Jennifer Aniston covers the latest issue of the Hollywood Reporter, because she was named the recipient of THR’s Sherry Lansing Leadership Award, for her career and her philanthropic work. The interview is pretty intensive, especially considering Aniston hasn’t been doing these longer interviews in recent years. She talks about The Morning Show, the sequel to Murder Mystery (with Adam Sandler) and the Friends reunion. There are casual mentions of Justin Theroux and the thing which disrupted her life almost seventeen years exactly: her divorce from Brad Pitt. His name isn’t mentioned, but it’s definitely odd how Pitt and their divorce hangs over the interview like a specter. Truly, it will be 17 years in January since they announced their divorce. You can read the full THR piece here. Some highlights:
Filming the ‘Friends’ reunion brought up weird & sad memories: “You get there and it’s like, “Oh right, I hadn’t thought about what was going on the last time I was actually here.” And it just took me by surprise because it was like, “Hi, past, remember me? Remember how that sucked? You thought everything was in front of you and life was going to be just gorgeous and then you went through maybe the hardest time in your life?”
What she thought her life would be post-Friends: “It was more personal stuff that I had expectations about that sort of shape-shifted, so to speak. That was what was jarring, that we all had an idea of what the future was going to be and we were going to go hunker down and focus on this or that and then it all just changed overnight, and that was it. But again, everything’s a blessing if you’re able to look at life’s ups and downs in that way. And if it all hadn’t happened, I would not be sitting here the woman that I am.
Whether we should reassess Aniston’s tabloid years: “I don’t know, because I think people are still doing it today. What the tabloids and the media did to people’s personal lives back then, regular people are doing now. Although I haven’t seen a tabloid in so long. Am I still having twins? Am I going to be the miracle mother at 52? (Laughs.) Now you’ve got social media. It’s almost like the media handed over the sword to any Joe Schmo sitting behind a computer screen to be a troll or whatever they call them and bully people in comment sections. So it’s just sort of changed hands in a way. And I don’t know why there’s such a cruel streak in society. I often wonder what they get off on.
How Hollywood saw her: “I was the girl next door, the damsel in distress, the brokenhearted — your traditional rom-com themes. And at a certain point, it was like, “Can’t we do something else? Am I just on this part of the cereal aisle? Like, will I ever get to be a bountiful Kashi or some sort of oatmeal, or am I going to be Fruit Loops forever?” And then you start to doubt yourself. “Maybe I can’t? Maybe there’s a reason that no one [is giving me these opportunities]?” Now, so much is self-generated, which is great since I wasn’t going to get the jobs I’m really interested in because the industry isn’t secure enough to say, “Yeah, let’s try it.” They go for the actors they know can play the fancy dramatic roles. But there are still certain directors I’d love to work with, ones who have their pick of who they like, and sometimes I want to go, “I’d love to be part of that club.”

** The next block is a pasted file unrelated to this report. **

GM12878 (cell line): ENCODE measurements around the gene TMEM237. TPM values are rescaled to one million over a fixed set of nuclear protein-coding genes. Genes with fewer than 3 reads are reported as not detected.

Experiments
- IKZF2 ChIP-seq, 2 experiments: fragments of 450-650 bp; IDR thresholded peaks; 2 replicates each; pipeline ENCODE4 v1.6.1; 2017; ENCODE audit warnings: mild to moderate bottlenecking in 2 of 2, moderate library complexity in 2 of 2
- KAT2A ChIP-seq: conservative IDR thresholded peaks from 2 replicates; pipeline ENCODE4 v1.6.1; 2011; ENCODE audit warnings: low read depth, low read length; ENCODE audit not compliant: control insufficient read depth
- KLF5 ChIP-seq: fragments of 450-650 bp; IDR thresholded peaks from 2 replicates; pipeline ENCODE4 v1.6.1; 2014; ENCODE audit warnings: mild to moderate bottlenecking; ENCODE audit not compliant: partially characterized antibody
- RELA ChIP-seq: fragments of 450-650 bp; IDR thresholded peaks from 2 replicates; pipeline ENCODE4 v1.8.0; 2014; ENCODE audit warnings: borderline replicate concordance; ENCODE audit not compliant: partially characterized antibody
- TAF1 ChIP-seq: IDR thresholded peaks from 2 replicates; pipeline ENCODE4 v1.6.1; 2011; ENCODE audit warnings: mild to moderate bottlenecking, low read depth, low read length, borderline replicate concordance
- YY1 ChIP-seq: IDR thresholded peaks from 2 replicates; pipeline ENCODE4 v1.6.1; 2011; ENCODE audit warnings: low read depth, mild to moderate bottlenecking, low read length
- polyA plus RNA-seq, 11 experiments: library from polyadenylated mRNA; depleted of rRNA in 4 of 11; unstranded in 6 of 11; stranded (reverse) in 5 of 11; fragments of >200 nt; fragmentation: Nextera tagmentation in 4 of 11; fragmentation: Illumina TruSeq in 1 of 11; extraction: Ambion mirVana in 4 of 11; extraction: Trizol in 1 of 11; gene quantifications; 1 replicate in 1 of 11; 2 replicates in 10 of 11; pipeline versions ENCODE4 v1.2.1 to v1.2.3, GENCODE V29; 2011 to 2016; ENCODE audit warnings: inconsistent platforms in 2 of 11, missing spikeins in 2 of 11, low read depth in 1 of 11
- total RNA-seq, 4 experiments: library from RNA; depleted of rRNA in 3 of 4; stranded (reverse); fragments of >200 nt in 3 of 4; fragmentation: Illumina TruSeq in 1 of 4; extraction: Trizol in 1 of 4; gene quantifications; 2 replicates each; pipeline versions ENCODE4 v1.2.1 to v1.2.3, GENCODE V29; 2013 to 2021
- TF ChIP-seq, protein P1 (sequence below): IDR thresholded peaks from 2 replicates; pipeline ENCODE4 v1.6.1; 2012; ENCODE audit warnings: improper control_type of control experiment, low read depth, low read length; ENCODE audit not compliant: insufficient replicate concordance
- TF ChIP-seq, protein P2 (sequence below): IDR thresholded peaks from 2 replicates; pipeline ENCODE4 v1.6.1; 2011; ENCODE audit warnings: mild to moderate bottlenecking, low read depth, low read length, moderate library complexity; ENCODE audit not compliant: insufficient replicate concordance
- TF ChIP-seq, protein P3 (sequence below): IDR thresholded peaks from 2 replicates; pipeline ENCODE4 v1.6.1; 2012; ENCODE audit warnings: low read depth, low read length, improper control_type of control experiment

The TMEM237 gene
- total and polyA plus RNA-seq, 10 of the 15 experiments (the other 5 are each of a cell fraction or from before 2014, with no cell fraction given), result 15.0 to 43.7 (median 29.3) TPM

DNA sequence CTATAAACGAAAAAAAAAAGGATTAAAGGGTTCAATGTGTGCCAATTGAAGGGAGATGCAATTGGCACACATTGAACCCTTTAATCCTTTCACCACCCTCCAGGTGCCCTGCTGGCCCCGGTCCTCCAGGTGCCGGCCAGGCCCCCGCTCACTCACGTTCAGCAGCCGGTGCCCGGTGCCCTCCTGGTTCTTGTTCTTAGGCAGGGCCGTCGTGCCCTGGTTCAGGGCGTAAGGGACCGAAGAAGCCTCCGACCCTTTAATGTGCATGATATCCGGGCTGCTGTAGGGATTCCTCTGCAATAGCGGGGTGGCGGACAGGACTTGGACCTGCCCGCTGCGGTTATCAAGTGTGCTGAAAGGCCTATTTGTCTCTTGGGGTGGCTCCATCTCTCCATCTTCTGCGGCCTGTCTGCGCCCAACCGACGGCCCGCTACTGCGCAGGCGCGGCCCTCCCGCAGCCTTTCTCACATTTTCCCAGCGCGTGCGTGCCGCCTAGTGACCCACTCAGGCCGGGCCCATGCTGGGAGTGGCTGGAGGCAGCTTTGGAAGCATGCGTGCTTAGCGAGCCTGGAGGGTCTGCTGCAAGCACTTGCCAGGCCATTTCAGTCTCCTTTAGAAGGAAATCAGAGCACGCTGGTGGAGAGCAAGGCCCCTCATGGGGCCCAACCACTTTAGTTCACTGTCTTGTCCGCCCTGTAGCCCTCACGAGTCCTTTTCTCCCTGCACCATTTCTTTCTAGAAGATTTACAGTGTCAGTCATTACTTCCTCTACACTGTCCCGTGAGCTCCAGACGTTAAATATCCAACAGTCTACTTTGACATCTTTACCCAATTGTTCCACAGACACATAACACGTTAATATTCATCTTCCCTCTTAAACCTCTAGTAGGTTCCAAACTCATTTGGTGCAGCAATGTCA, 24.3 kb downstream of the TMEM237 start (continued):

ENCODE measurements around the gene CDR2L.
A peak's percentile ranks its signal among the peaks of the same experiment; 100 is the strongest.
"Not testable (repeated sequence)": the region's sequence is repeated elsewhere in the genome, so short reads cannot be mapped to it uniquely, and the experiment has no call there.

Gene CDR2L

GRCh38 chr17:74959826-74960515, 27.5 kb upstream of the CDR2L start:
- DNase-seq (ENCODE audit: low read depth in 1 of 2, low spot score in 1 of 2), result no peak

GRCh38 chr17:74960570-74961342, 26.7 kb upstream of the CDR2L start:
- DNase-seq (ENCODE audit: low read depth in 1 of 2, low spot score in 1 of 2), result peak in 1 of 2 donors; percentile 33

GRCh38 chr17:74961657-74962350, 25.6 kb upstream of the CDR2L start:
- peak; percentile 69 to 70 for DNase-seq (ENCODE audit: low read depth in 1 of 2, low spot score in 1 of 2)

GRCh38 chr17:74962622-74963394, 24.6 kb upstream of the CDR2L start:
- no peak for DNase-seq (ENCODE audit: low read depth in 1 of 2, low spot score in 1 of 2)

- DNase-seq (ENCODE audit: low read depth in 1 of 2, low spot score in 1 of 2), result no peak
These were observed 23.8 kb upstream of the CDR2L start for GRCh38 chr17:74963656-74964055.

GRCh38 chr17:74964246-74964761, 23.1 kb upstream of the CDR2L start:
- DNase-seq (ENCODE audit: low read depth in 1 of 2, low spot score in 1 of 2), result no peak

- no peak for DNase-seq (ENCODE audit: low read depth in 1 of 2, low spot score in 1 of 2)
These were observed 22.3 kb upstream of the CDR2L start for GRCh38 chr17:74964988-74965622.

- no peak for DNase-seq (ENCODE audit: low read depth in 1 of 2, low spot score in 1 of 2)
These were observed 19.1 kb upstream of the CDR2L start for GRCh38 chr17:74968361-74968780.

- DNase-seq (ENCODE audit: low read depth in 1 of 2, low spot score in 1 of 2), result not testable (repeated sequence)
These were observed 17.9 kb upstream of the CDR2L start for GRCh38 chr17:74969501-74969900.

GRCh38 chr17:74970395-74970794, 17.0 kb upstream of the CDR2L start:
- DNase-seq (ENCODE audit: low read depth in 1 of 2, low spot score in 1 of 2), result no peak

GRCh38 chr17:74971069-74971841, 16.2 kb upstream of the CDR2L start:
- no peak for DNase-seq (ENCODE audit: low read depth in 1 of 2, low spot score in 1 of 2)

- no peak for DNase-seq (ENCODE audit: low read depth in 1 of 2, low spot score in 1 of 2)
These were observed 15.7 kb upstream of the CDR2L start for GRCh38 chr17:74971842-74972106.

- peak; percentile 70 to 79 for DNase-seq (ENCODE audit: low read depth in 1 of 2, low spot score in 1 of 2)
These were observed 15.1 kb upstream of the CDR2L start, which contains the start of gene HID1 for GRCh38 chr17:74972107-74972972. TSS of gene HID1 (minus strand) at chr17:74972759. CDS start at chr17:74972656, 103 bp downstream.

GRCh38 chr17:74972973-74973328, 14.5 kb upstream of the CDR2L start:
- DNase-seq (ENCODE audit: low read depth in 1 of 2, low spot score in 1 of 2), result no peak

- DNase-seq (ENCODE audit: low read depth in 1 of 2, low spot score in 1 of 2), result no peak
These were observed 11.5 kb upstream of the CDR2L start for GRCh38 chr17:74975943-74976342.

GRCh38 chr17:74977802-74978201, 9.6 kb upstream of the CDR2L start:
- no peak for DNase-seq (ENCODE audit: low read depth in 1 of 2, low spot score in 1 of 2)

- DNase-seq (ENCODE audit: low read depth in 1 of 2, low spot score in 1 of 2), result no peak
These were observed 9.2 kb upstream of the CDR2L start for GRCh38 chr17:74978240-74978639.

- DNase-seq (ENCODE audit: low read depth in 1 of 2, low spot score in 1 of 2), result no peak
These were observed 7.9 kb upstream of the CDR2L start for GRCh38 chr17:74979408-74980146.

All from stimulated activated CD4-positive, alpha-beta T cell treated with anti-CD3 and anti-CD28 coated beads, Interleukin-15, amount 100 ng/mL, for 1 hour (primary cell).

What the industry is like now: “I don’t know because I don’t know what the industry is anymore. It’s not the same industry that it used to be. It’s not that glamorous anymore. It’s slowly becoming about TikTok and Instagram followers. It’s like, we’re hiring now based on followers, not talent? Oh, dear. And I’m losing touch. I’m not great at going, “I’m going to stay relevant and join TikTok.”
Liberal vax-hole: “That’s the other thing about the pandemic: I’m prone to agoraphobia, and so I used to be like, “Let’s go to dinner,” and now I’m like, “No, let’s not. Come over, come over, come over.” I think I’ve been to five restaurants [since the pandemic began], and the same ones because they required vaccinations. You know, someone literally called me a “liberal Vax-hole” the other day. I don’t understand the disconnect right now, being bullied for wanting people not to be sick? I mean, that’s what we’re talking about.
Whether the attention on her personal life affected her professional life: “I used to take it all very personally — the pregnancy rumors and the whole “Oh, she chose career over kids” assumption. It’s like, “You have no clue what’s going with me personally, medically, why I can’t … can I have kids?” They don’t know anything, and it was really hurtful and just nasty….It’s the same with Dolly Parton; Dolly Parton never had kids. But are people giving her sh-t for it? No, no one’s tried to put her in a white picket fence.
The double-standard: “Which is such a double standard: Men can be married as many times as they want to, they can marry [younger] women in their 20s or 30s. Women aren’t allowed to do that. Men in their 30s, by the way, are way different from men in their 40s and 50s. And late 20s even — it’s a whole new world that I’m finding is alive and kicking and they’re not … what was my point?
There’s nothing wrong with what she says and I largely agree with it, but I’ll say this, as someone who has covered Aniston for years: she really coasts on people not remembering (or not wanting to remember) her own words and actions. She acts like all of this – the “girl next door” stereotyping, the interest in her love life, her status as the Wronged Woman, even the questions about motherhood – was just dropped in her lap out of nowhere, like she didn’t actively participate in it and cultivate it for years. Was she treated badly, was she stereotyped and limited by her tabloid persona? Yes. She was. Did she also actively build that tabloid persona into her celebrity/actress brand? Yes. Absolutely.
Cover & IG courtesy of THR.